The message rate on the ConnectX-5 adapters is also 33 percent higher, at 200 million messages per second, than the 150 million messages per second rate that the ConnectX-4 adapter cards delivered. This increase in messaging rate is important because it now more or less matches the 195 million messages per second rate that a 100 Gb/sec port on the SwitchIB-2 delivers. (The SwitchIB-2 ASIC can handle 36 ports running at EDR speeds with an aggregate bandwidth of 7.2 Tb/sec with a 90 nanosecond latency and a throughout of 7.02 billion messages per second.) According to data from Intel provided at SC215 last fall, the raw feeds and speeds of its Omni-Path 100 switch has a port-to-port latency of between 100 nanoseconds and 110 nanoseconds, and on MPI workloads using the Ohio State Micro Benchmarks, the “Prairie River” switch ASIC can run at a peak of 195 million messages per second per port; the “Wolf Creek” Omni-Path adapter card was said to handle 160 million messages per second on the MPI test. In a more recent set of tests cited by Intel, which we covered here, the MPI latency on an Omni-Path network was 930 microseconds and the message rate was 89 million messages per second. Those Intel tests also showed EDR InfiniBand not handling as much messages (only 69.8 million messages per second) and having a higher latency (at 1.03 microseconds).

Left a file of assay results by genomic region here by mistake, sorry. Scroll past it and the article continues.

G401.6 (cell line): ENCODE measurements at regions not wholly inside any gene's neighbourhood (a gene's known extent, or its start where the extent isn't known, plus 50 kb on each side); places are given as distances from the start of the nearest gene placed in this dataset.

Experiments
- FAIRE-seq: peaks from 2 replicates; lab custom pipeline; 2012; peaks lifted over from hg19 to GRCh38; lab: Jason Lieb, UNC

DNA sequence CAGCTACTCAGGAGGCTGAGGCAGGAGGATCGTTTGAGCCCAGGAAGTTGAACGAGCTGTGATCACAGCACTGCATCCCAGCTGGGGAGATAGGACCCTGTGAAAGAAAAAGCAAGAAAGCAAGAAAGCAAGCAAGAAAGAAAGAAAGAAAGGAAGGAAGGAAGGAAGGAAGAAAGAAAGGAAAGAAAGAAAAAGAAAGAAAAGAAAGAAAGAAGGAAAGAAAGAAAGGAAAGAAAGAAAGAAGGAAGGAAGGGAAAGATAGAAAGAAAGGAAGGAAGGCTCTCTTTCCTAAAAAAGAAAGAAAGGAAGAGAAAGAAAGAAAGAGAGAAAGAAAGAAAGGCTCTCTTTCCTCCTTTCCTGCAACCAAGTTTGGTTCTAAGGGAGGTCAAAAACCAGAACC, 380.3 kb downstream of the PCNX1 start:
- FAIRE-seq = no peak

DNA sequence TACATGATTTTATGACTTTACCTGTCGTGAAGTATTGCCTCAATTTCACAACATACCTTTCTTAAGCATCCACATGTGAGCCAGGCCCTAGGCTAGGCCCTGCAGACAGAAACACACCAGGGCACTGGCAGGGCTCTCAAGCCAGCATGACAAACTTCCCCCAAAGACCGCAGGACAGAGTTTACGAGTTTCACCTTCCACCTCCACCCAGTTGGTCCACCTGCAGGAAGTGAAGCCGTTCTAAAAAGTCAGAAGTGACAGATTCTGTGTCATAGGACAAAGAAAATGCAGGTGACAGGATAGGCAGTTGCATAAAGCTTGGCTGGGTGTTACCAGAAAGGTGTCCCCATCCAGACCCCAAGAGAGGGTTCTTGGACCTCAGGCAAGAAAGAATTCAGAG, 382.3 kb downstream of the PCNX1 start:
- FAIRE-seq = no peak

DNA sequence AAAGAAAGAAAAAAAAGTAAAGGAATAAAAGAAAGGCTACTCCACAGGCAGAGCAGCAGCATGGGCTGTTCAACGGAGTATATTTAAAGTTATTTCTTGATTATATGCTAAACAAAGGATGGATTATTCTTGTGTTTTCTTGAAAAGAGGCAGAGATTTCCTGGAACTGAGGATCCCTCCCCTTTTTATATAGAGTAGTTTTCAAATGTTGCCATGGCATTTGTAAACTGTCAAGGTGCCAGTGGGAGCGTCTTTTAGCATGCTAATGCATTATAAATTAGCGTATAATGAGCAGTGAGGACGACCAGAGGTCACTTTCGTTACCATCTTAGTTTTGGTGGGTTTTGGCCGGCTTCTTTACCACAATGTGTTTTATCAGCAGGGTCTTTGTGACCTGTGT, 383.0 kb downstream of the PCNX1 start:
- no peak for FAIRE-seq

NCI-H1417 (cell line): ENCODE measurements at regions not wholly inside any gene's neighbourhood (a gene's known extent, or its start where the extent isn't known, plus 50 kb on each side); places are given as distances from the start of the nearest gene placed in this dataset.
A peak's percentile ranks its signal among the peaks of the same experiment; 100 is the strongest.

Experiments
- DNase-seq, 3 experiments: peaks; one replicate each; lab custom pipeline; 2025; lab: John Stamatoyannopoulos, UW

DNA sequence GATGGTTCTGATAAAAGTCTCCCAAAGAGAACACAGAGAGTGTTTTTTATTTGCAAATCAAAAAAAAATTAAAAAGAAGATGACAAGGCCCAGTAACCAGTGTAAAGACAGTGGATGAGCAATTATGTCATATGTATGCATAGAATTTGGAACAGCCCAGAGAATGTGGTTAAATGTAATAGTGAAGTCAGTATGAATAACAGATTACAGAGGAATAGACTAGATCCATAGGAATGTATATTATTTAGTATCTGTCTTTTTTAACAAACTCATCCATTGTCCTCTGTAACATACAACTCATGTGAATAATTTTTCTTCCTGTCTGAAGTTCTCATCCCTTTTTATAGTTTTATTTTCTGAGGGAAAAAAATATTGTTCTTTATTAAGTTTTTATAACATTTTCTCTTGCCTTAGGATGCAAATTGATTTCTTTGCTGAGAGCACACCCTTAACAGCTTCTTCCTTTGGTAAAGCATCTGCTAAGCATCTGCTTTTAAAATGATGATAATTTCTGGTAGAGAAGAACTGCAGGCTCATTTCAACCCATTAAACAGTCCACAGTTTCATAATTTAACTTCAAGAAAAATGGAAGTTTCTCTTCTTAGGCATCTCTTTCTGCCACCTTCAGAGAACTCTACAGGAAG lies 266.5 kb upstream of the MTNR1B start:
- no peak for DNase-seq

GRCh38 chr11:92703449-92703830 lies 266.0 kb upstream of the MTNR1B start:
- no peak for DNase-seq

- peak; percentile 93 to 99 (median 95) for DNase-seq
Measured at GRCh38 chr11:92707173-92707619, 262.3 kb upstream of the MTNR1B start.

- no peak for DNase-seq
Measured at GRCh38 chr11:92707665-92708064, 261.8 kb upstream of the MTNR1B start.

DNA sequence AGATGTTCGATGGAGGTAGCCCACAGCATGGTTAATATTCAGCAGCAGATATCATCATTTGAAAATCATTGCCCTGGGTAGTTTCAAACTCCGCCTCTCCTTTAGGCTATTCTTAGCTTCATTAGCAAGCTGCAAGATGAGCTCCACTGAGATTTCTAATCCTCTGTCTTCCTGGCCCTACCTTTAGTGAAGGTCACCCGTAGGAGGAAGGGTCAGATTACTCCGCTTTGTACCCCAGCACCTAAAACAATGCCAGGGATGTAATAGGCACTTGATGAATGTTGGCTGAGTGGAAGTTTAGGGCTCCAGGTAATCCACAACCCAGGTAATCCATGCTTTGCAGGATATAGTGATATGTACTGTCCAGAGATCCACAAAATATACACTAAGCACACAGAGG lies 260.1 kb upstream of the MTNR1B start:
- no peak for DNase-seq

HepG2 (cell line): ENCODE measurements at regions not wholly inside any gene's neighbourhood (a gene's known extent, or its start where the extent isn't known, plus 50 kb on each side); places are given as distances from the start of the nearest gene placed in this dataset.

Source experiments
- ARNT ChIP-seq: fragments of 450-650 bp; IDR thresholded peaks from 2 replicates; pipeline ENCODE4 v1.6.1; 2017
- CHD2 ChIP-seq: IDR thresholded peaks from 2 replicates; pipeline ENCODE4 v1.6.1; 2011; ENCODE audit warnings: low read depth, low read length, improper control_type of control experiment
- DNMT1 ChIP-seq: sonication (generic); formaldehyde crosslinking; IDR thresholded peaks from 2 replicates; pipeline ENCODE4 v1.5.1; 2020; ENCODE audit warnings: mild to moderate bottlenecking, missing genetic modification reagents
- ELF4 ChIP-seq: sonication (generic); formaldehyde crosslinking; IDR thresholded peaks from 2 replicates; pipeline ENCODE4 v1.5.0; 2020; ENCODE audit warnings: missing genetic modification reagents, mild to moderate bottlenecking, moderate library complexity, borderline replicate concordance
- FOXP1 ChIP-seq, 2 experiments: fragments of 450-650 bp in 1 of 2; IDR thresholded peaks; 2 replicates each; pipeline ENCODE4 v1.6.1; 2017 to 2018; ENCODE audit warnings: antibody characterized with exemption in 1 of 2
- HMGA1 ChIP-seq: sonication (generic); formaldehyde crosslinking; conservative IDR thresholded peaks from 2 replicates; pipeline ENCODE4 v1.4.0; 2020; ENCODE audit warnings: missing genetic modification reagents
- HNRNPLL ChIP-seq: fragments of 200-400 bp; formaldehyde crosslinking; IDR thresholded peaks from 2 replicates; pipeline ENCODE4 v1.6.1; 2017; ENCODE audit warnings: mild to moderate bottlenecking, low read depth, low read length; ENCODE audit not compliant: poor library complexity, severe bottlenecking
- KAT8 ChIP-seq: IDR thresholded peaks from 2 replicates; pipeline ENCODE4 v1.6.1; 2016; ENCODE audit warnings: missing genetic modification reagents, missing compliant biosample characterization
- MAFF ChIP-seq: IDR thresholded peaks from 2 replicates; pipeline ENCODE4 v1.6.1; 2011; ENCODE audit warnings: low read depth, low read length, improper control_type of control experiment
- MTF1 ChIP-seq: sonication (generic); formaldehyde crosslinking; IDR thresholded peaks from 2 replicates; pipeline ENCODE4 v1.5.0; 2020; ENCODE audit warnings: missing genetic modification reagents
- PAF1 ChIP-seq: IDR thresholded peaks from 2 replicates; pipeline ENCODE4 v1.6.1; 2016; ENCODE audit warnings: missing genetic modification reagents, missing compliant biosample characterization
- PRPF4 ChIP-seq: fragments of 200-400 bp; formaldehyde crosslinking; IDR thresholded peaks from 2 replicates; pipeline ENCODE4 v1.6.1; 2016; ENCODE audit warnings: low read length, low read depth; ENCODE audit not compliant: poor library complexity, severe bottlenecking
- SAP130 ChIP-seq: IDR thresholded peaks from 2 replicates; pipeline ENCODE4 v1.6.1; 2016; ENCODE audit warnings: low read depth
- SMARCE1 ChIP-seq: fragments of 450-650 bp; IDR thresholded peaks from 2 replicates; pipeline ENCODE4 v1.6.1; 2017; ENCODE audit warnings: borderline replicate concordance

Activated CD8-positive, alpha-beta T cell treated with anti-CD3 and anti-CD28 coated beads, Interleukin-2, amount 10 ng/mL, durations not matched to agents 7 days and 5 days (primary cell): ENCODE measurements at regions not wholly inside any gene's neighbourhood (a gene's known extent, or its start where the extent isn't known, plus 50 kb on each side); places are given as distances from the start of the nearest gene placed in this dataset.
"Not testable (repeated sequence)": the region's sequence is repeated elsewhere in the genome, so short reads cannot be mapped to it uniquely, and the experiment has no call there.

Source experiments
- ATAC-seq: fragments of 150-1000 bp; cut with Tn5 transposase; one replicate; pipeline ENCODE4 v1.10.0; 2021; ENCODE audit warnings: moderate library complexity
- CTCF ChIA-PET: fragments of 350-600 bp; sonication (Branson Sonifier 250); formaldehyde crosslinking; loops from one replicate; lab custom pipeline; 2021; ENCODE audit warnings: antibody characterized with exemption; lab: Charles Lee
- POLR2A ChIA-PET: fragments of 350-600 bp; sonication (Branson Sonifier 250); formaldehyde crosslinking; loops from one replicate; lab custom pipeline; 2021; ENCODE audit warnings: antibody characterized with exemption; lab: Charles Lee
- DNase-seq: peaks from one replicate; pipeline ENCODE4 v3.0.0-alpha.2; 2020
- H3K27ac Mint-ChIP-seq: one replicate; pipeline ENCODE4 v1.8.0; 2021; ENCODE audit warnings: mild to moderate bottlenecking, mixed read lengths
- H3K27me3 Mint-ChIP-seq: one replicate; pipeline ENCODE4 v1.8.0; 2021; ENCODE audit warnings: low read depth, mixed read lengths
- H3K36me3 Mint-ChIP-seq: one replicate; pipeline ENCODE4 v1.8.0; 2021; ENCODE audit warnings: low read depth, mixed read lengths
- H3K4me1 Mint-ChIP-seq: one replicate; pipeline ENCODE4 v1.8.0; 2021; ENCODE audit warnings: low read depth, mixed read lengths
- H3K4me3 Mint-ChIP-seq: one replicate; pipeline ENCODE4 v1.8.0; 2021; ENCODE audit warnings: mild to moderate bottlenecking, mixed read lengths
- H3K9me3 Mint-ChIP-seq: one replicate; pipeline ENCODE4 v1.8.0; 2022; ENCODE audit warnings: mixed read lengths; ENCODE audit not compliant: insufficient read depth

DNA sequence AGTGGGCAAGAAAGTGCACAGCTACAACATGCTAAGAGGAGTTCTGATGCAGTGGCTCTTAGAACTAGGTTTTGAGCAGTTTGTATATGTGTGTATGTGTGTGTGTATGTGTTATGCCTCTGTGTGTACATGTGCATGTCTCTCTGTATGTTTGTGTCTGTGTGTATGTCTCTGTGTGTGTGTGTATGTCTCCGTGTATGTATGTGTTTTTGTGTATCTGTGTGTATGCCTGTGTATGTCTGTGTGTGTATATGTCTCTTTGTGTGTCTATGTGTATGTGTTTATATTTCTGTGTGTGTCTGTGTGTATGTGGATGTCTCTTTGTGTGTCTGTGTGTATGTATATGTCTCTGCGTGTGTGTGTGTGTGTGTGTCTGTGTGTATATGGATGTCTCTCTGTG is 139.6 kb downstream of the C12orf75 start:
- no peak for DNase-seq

This just shows how everyone needs to benchmark actual clusters and do so on machines with as many nodes as possible and then have an accurate way of predicting how network performance scales as a system is built out.
There are a number of interesting features on the new ConnectX-5 adapters that go beyond the improving feeds and speeds. The ability to do checkpointing of interim application processing in the background is potentially a game changer. With normal checkpointing, you have to stop the application all at once across the nodes, save the state of the memory and application off to persistent storage, and then resume processing. Precisely how this background checkpointing works is unclear, and we will be investigating it as the ConnectX-5 adapters come to market in the third quarter of this year. As with the prior ConnectX-4 cards, the ConnectX-5 adapter includes an on-chip eSwitch PCI-Express switch, and with the update to the ASIC it now also has a switchless interconnect topology that allows for four nodes to be linked in a ring topology using just the two ports of the adapter and not using a switch at all. Like this: